Valentine’s Day

Ancient Origins

Poster of the ancient Roman feast of Lupercalia.

According to some historians, Valentine’s Day is a successor of the ancient Roman feast of Lupercalia dating back to 300BC. A fertility festival dedicated to Faunus, the Roman god of agriculture, as well as to the Roman founders Romulus and Remus, Lupercalia was held every year at the ides of February (between February 13 and February 15)
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Christian Origins

5th century A.D., Pope Gelasius I.

In the 5th century A.D., Pope Gelasius I decided to expel the pagan holiday and replace it with a day for the celebration of a martyr called Valentine, who was executed by Emperor Claudius II.

There are different legends about who St. Valentine was. One tells the story of a Christian priest who was imprisoned and fell in love with his jailer’s daughter. Before his death, he signed a love letter to her with the words “from your Valentine.”

Another legend tells about a priest who ignored Roman Emperor Claudius II’s ban on marriage for young men in his army. (The Emperor believed that unmarried men made better soldiers.) The priest continued to marry couples who were in love for which he was eventually executed.

You can learn more about (the) St. Valentine(s) by visiting:

Modern Day

Calendar showing February 14th and roses.

During the Middle Ages, it was commonly believed in France and England that February 14 was the beginning of birds’ mating season, which added to the idea that Valentine’s Day should be a day for romance. The English poet Geoffrey Chaucer was the first to record St. Valentine’s Day as a day of romantic celebration in his 1375 poem “*Parliament of Foules,” writing, ““For this was sent on Seynt Valentyne’s day / Whan every foul cometh ther to choose his mate.”.”

*Modernized: Parliament of Fowls, also called the Parlement of Briddes/Parliament of Birds.

Fun Facts

Oldest Love Poem

The oldest surviving lobe poem, written on a clay tablet.

The oldest surviving love poem is an ancient Sumerian cuneiform clay tablet. Created around 2037-2029 BC the tablet contains a balbale (a kind of Sumerian poem) and was unearthed in Nippur, in lower Mesopotamia (modern day Iraq) by archaeologists during excavations that took place between 1889 and 1900.

Although archaeologists gave it the very un-romantic name: ‘Istanbul #2461’, the translated titles are “Bridegroom, Spend the Night in Our House Till Dawn” or “A Love Song of Shu-Suen”

You can read the translation for the poem by visiting:

The First Valentine

First love letter, written in 1415 by Charles, Duek of Orleans to his second wife Bonnie of Armagnac.

The oldest known valentine still in existence today was a rondeau (a form of medieval and Renaissance French poetry) written in 1415 by Charles, Duke of Orleans, to his (2nd) wife Bonne of Armagnac while he was imprisoned in the Tower of London following his capture at the Battle of Agincourt.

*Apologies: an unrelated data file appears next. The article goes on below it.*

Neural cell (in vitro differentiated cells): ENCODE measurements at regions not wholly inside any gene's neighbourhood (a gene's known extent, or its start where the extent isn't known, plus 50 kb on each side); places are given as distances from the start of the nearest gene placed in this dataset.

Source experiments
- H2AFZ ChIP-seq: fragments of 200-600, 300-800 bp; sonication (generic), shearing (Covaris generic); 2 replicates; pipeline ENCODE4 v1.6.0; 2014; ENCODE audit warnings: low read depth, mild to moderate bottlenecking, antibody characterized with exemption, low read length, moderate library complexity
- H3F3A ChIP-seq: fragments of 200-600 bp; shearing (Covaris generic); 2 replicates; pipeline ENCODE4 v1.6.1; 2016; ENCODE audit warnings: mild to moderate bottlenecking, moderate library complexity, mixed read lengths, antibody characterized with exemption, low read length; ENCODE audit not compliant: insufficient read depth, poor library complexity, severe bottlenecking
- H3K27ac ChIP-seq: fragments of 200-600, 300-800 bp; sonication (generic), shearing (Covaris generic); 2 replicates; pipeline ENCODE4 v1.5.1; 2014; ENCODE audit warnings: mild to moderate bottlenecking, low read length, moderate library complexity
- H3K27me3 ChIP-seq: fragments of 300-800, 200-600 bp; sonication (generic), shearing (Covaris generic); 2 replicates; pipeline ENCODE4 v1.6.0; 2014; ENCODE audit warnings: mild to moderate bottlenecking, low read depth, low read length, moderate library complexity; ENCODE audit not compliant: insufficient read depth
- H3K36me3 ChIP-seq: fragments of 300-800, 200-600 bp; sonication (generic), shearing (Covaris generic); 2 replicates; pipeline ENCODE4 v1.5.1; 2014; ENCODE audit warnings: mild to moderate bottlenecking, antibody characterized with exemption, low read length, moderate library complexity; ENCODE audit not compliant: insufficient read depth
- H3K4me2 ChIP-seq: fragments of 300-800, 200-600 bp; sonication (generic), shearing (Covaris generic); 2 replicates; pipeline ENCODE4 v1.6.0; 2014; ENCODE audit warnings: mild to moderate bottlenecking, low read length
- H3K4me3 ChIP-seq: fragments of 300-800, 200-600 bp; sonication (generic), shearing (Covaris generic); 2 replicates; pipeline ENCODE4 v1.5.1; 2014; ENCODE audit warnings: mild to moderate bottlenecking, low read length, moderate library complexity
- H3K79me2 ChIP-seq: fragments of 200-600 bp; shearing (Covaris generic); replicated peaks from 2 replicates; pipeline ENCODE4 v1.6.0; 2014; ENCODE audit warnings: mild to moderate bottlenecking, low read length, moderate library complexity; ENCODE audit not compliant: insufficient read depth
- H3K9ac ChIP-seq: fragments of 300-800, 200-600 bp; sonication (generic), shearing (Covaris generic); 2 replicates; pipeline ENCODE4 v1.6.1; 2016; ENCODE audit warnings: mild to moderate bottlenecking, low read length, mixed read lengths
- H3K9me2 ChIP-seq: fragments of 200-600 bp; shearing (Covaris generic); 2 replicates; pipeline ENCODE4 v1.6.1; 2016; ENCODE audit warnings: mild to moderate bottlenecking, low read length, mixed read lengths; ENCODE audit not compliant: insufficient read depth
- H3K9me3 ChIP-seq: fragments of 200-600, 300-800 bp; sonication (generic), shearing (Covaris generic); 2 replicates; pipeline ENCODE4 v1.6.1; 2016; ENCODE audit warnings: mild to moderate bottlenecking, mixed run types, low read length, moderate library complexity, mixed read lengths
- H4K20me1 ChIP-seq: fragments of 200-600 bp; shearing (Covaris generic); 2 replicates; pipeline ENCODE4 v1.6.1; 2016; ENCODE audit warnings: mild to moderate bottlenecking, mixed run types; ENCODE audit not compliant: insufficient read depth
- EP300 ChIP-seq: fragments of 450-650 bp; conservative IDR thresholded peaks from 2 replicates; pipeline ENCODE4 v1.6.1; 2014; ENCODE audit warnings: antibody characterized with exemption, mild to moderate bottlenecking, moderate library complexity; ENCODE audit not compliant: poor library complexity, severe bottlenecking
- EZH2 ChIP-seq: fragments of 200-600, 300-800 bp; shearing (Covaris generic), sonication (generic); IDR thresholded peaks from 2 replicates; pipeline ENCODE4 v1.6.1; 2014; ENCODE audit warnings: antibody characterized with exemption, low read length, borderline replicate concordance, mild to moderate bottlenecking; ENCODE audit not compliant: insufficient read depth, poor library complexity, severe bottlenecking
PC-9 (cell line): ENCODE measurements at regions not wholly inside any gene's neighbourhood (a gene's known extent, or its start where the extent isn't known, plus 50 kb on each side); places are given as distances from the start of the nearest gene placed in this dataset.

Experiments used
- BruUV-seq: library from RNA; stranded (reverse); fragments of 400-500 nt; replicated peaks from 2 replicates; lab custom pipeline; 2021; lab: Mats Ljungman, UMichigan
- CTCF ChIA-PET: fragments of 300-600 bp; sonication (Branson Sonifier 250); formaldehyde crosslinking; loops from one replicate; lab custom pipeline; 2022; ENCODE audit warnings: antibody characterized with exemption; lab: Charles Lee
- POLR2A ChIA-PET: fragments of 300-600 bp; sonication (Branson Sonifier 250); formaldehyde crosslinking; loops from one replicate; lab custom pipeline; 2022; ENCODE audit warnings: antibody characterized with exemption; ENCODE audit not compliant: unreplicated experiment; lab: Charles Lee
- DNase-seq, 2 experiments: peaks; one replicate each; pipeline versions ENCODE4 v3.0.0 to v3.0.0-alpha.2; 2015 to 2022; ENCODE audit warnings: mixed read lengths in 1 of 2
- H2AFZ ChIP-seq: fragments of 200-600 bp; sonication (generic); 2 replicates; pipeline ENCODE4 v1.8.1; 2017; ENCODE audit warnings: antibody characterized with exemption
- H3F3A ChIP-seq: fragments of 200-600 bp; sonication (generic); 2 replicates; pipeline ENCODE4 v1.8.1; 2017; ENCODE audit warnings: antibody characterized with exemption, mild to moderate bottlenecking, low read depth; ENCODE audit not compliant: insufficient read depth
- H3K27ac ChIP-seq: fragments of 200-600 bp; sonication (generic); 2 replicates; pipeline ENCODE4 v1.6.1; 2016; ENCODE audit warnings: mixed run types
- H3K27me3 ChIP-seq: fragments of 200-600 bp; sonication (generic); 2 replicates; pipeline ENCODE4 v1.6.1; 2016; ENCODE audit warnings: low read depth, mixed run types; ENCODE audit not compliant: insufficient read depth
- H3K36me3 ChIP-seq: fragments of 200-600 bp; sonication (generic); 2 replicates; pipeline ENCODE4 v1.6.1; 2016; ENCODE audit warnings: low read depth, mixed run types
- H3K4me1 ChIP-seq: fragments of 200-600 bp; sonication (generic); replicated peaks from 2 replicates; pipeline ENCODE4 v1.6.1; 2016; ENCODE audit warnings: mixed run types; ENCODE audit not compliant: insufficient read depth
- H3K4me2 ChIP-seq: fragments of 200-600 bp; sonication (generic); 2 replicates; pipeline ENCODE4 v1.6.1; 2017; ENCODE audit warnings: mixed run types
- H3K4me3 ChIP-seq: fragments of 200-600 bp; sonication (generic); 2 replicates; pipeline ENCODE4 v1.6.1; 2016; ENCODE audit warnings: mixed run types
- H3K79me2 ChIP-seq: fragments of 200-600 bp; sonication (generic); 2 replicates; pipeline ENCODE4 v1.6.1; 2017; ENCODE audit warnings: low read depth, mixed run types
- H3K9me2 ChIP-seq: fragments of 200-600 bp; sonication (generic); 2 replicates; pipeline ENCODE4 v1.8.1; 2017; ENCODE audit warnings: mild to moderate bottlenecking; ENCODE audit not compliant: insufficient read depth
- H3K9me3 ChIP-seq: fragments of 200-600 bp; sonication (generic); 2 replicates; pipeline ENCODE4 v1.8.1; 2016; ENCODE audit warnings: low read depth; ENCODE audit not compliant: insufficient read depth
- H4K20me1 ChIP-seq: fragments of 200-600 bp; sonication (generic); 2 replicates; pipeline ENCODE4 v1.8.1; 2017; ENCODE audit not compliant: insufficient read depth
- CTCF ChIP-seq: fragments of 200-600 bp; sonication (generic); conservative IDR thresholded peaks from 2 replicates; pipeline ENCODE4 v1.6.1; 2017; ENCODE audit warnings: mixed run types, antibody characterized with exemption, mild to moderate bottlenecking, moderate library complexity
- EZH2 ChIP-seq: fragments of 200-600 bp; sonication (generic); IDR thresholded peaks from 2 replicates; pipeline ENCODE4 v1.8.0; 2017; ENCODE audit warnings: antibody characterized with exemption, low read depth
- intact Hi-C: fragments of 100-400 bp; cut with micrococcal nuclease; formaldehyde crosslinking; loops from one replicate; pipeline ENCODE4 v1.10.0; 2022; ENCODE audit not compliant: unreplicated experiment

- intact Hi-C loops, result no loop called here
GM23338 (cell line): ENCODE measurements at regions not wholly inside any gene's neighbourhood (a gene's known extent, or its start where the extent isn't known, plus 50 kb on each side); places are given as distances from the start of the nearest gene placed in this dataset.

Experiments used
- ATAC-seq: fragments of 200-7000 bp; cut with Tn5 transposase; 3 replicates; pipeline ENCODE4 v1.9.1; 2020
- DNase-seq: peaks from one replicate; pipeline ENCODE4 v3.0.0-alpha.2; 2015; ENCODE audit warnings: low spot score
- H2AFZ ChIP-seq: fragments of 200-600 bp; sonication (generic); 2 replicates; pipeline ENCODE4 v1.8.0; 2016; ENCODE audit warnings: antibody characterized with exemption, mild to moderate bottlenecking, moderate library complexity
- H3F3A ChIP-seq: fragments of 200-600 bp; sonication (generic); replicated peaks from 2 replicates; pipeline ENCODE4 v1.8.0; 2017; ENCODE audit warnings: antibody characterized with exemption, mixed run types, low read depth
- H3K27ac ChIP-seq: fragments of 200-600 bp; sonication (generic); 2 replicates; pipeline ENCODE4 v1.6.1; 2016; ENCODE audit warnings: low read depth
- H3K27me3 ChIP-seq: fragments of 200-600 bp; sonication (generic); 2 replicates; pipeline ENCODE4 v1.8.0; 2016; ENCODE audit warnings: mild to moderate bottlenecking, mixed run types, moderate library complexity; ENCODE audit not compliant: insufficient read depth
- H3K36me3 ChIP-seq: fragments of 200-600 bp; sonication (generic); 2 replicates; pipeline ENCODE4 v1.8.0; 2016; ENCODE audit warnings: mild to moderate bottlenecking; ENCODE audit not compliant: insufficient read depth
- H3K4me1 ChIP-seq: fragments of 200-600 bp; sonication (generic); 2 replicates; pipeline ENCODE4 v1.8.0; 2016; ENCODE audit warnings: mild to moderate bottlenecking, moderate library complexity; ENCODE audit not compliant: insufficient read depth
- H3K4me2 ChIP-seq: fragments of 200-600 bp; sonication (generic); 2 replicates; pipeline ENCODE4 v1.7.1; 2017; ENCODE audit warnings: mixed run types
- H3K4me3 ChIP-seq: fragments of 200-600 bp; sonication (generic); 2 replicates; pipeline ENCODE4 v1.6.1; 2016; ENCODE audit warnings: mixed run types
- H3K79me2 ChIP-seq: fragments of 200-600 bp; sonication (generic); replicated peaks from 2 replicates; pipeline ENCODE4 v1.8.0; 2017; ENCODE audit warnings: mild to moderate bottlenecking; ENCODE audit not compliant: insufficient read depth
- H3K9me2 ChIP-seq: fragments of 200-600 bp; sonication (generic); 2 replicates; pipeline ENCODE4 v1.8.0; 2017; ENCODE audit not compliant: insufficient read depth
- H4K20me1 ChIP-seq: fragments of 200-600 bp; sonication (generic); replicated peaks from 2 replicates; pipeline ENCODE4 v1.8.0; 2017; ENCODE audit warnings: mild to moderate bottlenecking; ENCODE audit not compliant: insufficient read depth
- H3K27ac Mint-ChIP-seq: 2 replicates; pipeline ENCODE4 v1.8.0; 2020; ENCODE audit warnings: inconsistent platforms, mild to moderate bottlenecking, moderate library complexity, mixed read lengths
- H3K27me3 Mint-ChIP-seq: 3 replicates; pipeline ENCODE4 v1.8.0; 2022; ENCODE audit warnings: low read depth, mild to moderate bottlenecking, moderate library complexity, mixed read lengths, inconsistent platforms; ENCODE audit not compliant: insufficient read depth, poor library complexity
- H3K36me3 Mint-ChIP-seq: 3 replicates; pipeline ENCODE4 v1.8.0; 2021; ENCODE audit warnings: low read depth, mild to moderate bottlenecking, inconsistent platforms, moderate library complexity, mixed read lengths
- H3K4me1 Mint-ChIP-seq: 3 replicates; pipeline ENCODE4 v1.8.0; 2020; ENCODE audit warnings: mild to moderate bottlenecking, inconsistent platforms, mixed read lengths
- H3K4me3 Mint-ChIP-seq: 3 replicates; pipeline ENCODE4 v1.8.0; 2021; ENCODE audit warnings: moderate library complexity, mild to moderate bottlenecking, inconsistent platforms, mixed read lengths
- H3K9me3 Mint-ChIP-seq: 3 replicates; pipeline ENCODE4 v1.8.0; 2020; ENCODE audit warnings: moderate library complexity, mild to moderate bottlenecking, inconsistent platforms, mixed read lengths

The invention of Heart-Shaped Boxes of Chocolates

Box of heart shaped chocolates.

Richard Cadbury (UK), the eldest son of John Cadbury, founder of the world-famous Cadbury company, created the first known heart-shaped box of chocolates for Valentine’s Day 1868. The Cadbury company had recently improved its chocolate making technique so as to extract pure cocoa butter from whole beans, producing a more palatable “drinking chocolate.” This process resulted in an excess amount of cocoa butter, which Cadbury used to produce many more varieties of what was then called “eating chocolate.” Pioneer that he was, Richard Cadbury packaged these “eating chocolates” in beautifully decorated heart-shaped boxes that he himself designed and that, as they say, was that.

According to the National Confectioners Association, every year, more than 36 million heart shaped boxes of chocolates are sold across the United States. Caramels are the most popular flavor in chocolate boxes, followed by chocolate-covered nuts, chocolate-filled, cream-filled, and coconut.

The birth of Valentine’s Day cards in the U.S.

18th century valentines day cards.

In the middle of the 18th century, giving out handwritten notes as signs of affection was a common Valentine’s Day practice in England. As printing technology improved, handwritten messages soon gave way to ready-made cards. They were easy to fill out while still feeling sincere, and low postage rates made them cheap to send.

As Time Magazine reports: American Valentines were originally less romantic and more comical… That is until Esther Howland, a student at Mount Holyoke Female Seminary, was inspired to start creating her own. She started the New England Valentine Co. with a group of female friends in a third-floor room of her house in Worcester, Massachusetts, and made $100,000 in annual revenues, earning herself the title “Mother of the American Valentine.” According to Hallmark, approximately 114 million cards (not including children’s classroom cards) are exchanged industry-wide every year for Valentine’s Day in the U.S.

Candy hearts.

Candy hearts were originally medical lozenges.

In 1847 apothecary lozenges (essentially medicine mixed with sugar paste) were in high demand as a popular remedy for sore throats and other ailments. But making them was both a time-and-labor-intensive process. Boston pharmacist Oliver Chase simplified the process by creating a lozenge cutter, which according to The Oxford Encyclopedia of Food and Drink in America, is considered America’s first candy-making machine. The pharmacist then shifted his focus from medicinal lozenges to candy production, and founded Chase and Company, (later known as the New England Confectionery Company, or Necco.) and the candy lozenges became what we know today as Necco wafers. The conversational candies officially became heart-shaped in 1902

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